How to Obtain a Protective Order in Provo, Utah

The terms “protective order” and “restraining order” are often used synonymously, though these two legal orders have very different language, protections, and processes.

A protective order is more defined, with the primary design being to protect an individual or individuals from perceived, threatened, or actual violence. As the name suggests, a protective order is designed to give you and your loved ones peace of mind that you are safe and your rights are protected.

How to Obtain a Protective Order

The process for obtaining a protective order follows state guidelines and is monitored and managed by applicable courts. There are several guidelines under Utah law concerning who can obtain a protective order, how to do so, and what you can expect.

Utah courts do not charge a fee to apply for a protective order. Applications can be completed at the courthouse, online, at domestic violence shelters, or by contacting the office of domestic violence advocacy.

Once you complete the application, the Clerk of Court will:

  1. Review your information and the application
  2. Witness you signing the application
  3. Assign you a case number
  4. Prepare the documents for a hearing

 

You will likely be required to attend an “ex parte hearing,” in which the judge reviews the application and moves the order through the process.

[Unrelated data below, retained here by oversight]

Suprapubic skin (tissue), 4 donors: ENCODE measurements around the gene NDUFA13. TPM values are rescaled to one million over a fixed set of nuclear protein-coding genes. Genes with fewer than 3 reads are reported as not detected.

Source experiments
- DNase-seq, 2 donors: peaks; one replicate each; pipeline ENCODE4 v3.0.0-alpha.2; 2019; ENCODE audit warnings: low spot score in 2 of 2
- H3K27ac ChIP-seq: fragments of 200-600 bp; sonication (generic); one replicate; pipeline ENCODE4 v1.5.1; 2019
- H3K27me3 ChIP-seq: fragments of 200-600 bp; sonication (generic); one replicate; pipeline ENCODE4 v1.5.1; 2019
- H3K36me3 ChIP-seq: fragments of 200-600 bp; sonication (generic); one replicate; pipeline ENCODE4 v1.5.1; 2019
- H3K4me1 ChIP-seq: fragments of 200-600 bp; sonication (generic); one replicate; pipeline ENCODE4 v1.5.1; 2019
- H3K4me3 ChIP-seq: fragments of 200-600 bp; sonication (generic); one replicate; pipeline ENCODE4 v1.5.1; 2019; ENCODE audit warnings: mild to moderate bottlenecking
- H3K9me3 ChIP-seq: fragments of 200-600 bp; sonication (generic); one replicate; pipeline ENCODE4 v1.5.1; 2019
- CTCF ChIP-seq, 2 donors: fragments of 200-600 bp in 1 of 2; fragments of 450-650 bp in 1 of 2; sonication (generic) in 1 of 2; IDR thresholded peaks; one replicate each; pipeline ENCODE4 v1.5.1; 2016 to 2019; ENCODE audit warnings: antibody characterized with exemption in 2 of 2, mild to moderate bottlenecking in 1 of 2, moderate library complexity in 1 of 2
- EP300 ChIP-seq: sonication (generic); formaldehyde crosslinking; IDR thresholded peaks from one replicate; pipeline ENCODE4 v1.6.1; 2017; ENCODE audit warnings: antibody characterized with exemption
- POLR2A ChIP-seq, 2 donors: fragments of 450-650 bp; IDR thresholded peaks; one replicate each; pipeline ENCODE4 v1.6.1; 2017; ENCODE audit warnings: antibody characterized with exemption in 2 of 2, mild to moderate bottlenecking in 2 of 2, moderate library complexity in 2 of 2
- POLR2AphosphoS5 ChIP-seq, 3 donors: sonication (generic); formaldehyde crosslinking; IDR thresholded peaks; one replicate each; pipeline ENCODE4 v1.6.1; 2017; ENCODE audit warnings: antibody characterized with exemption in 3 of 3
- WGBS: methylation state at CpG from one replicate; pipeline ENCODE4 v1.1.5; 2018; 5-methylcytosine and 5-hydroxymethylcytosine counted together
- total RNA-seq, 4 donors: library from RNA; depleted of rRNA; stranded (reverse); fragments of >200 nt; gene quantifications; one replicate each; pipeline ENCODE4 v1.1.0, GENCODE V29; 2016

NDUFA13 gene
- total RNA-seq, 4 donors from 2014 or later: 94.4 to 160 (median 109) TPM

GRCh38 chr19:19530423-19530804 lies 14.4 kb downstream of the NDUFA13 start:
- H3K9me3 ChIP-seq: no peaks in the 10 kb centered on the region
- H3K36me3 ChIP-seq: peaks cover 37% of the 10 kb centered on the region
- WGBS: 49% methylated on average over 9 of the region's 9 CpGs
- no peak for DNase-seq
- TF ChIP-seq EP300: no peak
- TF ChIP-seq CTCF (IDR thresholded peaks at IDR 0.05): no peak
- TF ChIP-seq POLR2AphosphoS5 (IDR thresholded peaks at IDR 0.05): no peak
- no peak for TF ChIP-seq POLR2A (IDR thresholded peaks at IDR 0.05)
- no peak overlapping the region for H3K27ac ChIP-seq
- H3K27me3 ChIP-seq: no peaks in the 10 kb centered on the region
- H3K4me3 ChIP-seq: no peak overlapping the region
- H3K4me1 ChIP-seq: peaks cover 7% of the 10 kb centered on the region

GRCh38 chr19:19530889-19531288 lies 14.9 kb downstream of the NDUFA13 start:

Who Can Obtain a Protective Order in Provo?

If you are considering obtaining a protective order, as a petitioner, you must meet the following guidelines:

  • You must have been “harmed” by the individual named in the order, known as the respondent.
  • You must cohabit (live) with the respondent (past or present), be related to him or her, have children together, or be pregnant by the respondent.
  • You and the respondent must both be over 16 years of age

The legal definition of “harm” in Utah law includes the following:

  • Physical attacks, such as hitting, kicking, pulling hair, or using a weapon
  • Harassment, sexual assault, kidnapping, or stalking
  • Restricting or removing your ability to contact help
  • Intimidation and threats

What Happens Next?

Once your application has been processed and a hearing is scheduled, you and the respondent can expect to go before the court. Most Provo, Utah courts schedule hearings 20 days following receipt of the application.

If the respondent fails to attend the hearing, additional papers will be served to him or her personally by the local sheriff’s office.

If the judge enters the application as a “Final Protective Order,” you will be provided with a final copy of the order, as will the respondent.

You may notice both civil and criminal sections on the protective order. These sections outline the details of the order and the duration in which the order stands.

If at any time you feel that a Final Protective Order needs to be amended, or you want to have it dismissed, you must file the appropriate request documents with the applicable court.

We Are Here to Help

Obtaining, amending, or dismissing a protective order can be a complex, emotionally charged process. Fortunately, you are not alone.

At the Law Office of Kelly Peterson, you will find legal guidance you can trust for any delicate matter and the legal experience you need to obtain a protective order.  Contact us day or night to schedule your initial consultation.

 

Kelly Peterson
About the Author

Experienced Divorce Lawyer Kelly Peterson handles child custody, visitation, paternity, grandparent rights and mediation cases.

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*Child Welfare Law Specialist Nat’l Assoc. of Counsel for Children